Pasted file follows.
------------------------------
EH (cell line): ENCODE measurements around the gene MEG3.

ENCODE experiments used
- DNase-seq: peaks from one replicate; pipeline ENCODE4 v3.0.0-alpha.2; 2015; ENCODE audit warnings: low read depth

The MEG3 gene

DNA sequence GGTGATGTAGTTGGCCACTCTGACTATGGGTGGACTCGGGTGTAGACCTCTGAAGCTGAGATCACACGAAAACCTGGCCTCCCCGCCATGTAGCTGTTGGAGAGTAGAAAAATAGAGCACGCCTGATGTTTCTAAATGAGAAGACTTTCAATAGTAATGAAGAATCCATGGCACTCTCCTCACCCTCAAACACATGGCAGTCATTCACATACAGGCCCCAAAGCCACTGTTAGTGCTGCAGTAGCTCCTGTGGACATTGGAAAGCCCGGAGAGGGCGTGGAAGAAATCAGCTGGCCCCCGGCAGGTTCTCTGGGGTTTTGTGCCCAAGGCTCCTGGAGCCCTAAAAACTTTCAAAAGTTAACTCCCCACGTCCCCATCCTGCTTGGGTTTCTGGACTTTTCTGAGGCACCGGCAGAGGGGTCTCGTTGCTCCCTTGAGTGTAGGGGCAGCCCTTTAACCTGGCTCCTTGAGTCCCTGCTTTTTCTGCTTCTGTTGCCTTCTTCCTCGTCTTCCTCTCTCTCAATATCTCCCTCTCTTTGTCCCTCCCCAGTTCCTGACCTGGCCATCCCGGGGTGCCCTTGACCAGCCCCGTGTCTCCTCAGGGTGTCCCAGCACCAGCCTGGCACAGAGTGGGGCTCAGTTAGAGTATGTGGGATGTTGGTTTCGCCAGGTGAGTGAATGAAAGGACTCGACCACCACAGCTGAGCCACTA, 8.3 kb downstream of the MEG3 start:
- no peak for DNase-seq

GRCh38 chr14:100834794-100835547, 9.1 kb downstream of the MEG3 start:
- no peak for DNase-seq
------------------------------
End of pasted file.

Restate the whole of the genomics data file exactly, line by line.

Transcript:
EH (cell line): ENCODE measurements around the gene MEG3.

ENCODE experiments used
- DNase-seq: peaks from one replicate; pipeline ENCODE4 v3.0.0-alpha.2; 2015; ENCODE audit warnings: low read depth

The MEG3 gene

DNA sequence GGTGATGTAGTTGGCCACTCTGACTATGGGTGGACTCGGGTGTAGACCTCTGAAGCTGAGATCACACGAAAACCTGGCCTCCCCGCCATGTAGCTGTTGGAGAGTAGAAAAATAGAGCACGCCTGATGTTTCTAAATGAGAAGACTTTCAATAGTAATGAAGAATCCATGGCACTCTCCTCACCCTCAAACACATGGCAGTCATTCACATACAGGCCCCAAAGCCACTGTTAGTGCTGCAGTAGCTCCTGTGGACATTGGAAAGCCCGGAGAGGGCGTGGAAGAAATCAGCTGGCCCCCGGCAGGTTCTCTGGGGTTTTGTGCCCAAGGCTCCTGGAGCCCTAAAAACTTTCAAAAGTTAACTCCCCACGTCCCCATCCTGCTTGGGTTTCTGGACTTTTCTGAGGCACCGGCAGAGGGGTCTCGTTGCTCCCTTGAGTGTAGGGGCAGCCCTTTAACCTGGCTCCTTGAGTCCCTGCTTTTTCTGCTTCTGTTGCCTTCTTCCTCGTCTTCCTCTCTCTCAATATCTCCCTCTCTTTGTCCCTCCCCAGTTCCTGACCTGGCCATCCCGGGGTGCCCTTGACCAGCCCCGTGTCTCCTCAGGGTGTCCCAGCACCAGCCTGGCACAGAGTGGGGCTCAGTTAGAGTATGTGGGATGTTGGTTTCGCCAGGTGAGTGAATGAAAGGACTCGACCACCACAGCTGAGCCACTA, 8.3 kb downstream of the MEG3 start:
- no peak for DNase-seq

GRCh38 chr14:100834794-100835547, 9.1 kb downstream of the MEG3 start:
- no peak for DNase-seq